Kinda hard to argue why I need this, given that I have Stylus RMX, but I find that RMX lacks some... oh... I dunno, maybe it's just the workflow--I'd like to be able to apply effects to individual drum parts instead of having to process entire sets...  I find it more restrictive; just not what I was used to with tracking drums (which is what I am most comfortable with).  I'm also just getting more interested in percussion, and Battery brings some of that back, rather than having to rely on loops.  ...There's nothing about Battery that I particularly liked, though...  it's just a different tool for drums, and one I don't have.  I may pass on it and just stick with RMX and add a simpler drum synth like MicroTonic.  I haven't made up my mind. That said, it's currently half-off the price.  THAT said, it might be half-off because they are about to come out with a better alternative, or discontinue it.  Soooooo...


Blue [***+]


I've tried Blue a few times in the past, and have always come away with the same impression: it's nice, but not something I need.  It's mostly about the FM synthesis, which I tend not to like (but read the FM8 review, below), which may be part of the problem. But I also own Predator, so I have a lot of those "Rob Papen" sounds already, and don't feel I need more.  It's also a little greedy in terms of CPU.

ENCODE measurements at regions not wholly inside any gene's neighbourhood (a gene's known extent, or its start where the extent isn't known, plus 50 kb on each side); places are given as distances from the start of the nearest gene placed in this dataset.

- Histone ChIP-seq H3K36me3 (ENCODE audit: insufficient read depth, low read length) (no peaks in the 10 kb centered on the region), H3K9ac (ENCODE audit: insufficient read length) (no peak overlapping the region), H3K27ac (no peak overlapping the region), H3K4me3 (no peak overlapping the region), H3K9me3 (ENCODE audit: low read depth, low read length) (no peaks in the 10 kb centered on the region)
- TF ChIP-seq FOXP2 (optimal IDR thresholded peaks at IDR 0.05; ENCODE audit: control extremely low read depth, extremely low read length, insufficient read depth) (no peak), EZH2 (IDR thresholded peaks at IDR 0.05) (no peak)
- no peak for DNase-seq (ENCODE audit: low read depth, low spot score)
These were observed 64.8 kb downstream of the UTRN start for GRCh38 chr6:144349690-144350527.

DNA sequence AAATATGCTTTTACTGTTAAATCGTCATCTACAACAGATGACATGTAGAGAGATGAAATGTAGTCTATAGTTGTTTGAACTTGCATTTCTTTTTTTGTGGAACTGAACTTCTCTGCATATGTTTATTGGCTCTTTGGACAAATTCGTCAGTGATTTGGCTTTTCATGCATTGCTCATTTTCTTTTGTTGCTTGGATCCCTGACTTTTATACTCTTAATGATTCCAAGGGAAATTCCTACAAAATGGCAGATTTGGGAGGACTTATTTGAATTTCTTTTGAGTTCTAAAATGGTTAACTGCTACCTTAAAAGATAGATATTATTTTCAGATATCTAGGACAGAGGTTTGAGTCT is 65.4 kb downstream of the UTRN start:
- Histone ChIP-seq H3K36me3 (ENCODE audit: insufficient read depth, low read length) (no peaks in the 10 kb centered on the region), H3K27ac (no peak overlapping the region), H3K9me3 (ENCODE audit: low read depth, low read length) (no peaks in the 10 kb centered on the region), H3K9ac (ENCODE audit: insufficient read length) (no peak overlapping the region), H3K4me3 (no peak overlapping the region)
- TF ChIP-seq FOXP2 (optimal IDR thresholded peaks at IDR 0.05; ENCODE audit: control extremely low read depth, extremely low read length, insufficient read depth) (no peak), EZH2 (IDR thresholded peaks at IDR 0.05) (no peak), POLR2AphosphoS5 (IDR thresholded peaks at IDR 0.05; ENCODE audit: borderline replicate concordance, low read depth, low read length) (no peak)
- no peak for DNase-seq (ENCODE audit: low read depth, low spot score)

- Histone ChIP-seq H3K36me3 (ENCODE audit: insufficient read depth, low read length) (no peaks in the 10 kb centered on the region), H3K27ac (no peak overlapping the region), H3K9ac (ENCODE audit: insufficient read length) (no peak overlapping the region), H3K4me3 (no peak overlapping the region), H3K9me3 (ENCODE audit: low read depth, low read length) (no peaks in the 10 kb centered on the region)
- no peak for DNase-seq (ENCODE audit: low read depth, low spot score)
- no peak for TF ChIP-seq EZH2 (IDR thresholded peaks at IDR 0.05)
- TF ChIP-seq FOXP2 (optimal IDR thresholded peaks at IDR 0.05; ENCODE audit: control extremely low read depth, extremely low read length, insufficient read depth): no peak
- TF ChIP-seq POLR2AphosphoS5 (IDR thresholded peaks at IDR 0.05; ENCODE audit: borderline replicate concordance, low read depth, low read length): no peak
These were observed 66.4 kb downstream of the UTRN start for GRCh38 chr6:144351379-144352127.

Fab Filter Twin [****]

What a fantastic synth!  A tiny little interface (probably a bit too small for my tastes) which just feels nice to work in (nice animations, good colors, clear workflow): all to the good.  But the filters!  They are the second best filter I've heard in software (the best being impOscar's dirty little bastard), and as a result, this synth strikes me as a "must have", and very much worth the $170 price tag.  I've heard others compare its sound to a Virus, which I don't think is fair (having owned a Virus): the filter is nice, but not that nice.  This strikes me as a bit more like a Nord: cleaner, with some oompf.  It's now on my shopping list.  Did I say "fantastic" yet?  It's fantastic!

FM8 [****]